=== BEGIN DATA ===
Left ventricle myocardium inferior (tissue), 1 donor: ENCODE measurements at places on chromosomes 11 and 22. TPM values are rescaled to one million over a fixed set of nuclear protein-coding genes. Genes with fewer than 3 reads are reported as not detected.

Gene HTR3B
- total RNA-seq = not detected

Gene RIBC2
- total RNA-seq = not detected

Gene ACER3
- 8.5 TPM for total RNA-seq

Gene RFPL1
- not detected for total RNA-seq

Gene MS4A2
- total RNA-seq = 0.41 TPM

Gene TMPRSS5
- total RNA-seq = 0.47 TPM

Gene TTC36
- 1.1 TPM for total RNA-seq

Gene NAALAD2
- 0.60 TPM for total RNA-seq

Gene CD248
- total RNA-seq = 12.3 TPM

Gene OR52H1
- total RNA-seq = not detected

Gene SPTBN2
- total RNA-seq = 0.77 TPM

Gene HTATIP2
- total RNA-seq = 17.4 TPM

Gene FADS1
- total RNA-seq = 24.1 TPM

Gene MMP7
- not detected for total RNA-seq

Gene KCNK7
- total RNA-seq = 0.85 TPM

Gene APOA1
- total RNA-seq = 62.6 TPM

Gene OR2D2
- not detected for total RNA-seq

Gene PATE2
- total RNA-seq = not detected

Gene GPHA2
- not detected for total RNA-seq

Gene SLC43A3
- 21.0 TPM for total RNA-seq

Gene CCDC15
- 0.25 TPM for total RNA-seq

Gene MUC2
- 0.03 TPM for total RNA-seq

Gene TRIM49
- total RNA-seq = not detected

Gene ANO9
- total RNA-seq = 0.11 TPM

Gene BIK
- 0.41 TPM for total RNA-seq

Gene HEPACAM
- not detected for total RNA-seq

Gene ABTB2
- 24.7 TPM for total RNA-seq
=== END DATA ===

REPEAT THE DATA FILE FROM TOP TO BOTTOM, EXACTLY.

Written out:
Left ventricle myocardium inferior (tissue), 1 donor: ENCODE measurements at places on chromosomes 11 and 22. TPM values are rescaled to one million over a fixed set of nuclear protein-coding genes. Genes with fewer than 3 reads are reported as not detected.

Gene HTR3B
- total RNA-seq = not detected

Gene RIBC2
- total RNA-seq = not detected

Gene ACER3
- 8.5 TPM for total RNA-seq

Gene RFPL1
- not detected for total RNA-seq

Gene MS4A2
- total RNA-seq = 0.41 TPM

Gene TMPRSS5
- total RNA-seq = 0.47 TPM

Gene TTC36
- 1.1 TPM for total RNA-seq

Gene NAALAD2
- 0.60 TPM for total RNA-seq

Gene CD248
- total RNA-seq = 12.3 TPM

Gene OR52H1
- total RNA-seq = not detected

Gene SPTBN2
- total RNA-seq = 0.77 TPM

Gene HTATIP2
- total RNA-seq = 17.4 TPM

Gene FADS1
- total RNA-seq = 24.1 TPM

Gene MMP7
- not detected for total RNA-seq

Gene KCNK7
- total RNA-seq = 0.85 TPM

Gene APOA1
- total RNA-seq = 62.6 TPM

Gene OR2D2
- not detected for total RNA-seq

Gene PATE2
- total RNA-seq = not detected

Gene GPHA2
- not detected for total RNA-seq

Gene SLC43A3
- 21.0 TPM for total RNA-seq

Gene CCDC15
- 0.25 TPM for total RNA-seq

Gene MUC2
- 0.03 TPM for total RNA-seq

Gene TRIM49
- total RNA-seq = not detected

Gene ANO9
- total RNA-seq = 0.11 TPM

Gene BIK
- 0.41 TPM for total RNA-seq

Gene HEPACAM
- not detected for total RNA-seq

Gene ABTB2
- 24.7 TPM for total RNA-seq